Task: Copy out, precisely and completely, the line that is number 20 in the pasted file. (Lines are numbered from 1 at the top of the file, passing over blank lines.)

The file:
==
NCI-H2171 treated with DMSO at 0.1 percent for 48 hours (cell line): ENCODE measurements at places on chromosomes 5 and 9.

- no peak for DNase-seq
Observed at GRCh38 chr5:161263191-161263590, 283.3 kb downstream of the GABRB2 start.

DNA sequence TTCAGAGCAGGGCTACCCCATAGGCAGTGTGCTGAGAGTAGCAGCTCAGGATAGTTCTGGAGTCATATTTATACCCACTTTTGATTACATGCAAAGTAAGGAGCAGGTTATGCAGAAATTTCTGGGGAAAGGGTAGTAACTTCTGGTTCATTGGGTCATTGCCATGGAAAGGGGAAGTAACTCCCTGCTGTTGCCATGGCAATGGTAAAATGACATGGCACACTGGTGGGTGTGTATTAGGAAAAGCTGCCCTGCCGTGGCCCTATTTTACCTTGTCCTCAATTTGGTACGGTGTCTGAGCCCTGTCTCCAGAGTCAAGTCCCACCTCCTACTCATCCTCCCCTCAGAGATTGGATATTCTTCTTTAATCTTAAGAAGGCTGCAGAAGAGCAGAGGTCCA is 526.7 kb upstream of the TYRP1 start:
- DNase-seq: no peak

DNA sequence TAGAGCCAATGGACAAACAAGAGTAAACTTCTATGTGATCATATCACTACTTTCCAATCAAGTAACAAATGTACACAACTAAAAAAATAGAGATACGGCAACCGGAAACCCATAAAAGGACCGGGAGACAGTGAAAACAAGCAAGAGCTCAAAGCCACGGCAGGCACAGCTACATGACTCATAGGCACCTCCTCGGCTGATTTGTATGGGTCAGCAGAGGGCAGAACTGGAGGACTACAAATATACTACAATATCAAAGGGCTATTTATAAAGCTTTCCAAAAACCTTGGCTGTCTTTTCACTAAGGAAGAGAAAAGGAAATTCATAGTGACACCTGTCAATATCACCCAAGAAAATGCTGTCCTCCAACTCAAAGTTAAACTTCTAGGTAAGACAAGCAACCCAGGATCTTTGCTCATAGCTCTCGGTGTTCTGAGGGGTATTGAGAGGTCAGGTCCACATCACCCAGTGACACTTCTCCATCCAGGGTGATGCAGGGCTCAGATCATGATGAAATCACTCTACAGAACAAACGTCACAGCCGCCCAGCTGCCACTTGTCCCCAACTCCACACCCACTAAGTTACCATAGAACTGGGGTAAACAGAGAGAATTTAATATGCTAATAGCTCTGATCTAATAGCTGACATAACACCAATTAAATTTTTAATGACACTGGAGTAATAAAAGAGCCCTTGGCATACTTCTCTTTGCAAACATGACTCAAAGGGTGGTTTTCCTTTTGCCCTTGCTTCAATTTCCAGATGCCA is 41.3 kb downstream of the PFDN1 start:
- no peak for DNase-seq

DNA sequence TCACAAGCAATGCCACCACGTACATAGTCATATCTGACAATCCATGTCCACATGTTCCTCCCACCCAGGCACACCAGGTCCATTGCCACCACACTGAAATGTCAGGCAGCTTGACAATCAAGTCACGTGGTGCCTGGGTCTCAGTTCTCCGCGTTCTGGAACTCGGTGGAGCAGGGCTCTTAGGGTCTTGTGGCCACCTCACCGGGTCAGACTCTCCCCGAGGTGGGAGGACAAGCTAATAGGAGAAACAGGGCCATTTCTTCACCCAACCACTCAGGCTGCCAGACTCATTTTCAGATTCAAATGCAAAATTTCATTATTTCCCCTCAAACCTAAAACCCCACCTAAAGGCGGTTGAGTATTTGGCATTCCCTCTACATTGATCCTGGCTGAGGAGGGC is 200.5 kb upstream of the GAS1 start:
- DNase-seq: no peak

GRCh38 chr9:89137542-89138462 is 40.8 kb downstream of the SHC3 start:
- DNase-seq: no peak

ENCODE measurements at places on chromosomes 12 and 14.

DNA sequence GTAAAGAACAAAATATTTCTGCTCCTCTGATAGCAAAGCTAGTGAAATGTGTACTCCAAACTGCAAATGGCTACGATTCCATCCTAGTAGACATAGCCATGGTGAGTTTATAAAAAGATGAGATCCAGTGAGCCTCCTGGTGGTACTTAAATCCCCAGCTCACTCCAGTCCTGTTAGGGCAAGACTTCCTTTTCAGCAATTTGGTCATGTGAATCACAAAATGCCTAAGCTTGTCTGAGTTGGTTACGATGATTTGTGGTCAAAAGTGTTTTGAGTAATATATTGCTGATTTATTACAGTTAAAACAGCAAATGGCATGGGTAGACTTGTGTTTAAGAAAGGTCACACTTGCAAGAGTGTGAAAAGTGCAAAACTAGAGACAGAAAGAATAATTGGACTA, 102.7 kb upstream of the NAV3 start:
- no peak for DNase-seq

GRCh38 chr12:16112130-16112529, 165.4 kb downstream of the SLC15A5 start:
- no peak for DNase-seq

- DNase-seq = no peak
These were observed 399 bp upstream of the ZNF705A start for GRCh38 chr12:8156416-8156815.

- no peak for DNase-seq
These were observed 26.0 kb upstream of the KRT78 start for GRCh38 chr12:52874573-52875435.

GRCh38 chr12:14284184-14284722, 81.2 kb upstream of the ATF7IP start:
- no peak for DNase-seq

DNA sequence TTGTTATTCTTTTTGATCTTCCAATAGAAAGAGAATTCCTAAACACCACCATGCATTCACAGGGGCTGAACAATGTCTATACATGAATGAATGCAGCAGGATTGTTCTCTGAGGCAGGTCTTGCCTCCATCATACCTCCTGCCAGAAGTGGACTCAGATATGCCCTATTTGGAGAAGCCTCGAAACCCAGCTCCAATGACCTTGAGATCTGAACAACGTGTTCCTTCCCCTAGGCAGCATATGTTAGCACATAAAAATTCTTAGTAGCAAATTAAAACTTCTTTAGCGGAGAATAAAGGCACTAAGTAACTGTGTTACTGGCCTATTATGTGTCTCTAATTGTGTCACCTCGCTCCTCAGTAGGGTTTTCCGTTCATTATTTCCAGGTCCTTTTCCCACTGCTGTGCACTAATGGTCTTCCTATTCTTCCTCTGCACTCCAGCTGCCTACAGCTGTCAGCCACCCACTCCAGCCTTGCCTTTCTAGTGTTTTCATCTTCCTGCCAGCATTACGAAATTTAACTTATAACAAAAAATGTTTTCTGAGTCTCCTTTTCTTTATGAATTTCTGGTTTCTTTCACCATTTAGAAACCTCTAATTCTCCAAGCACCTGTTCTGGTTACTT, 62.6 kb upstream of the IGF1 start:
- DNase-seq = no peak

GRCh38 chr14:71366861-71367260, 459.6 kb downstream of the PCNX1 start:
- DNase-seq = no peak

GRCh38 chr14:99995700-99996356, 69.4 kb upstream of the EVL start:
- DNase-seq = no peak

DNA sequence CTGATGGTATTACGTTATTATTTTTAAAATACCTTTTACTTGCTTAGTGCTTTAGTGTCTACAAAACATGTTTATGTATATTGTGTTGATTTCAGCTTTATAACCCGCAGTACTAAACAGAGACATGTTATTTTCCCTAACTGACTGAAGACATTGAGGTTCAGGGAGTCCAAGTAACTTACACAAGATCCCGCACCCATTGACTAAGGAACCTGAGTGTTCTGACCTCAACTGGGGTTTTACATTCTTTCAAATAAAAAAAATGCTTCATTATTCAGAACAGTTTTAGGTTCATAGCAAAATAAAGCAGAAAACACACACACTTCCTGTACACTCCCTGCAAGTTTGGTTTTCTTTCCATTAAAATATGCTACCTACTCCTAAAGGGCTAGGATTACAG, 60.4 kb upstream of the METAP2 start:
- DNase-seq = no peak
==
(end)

These were observed 26.0 kb upstream of the KRT78 start for GRCh38 chr12:52874573-52875435.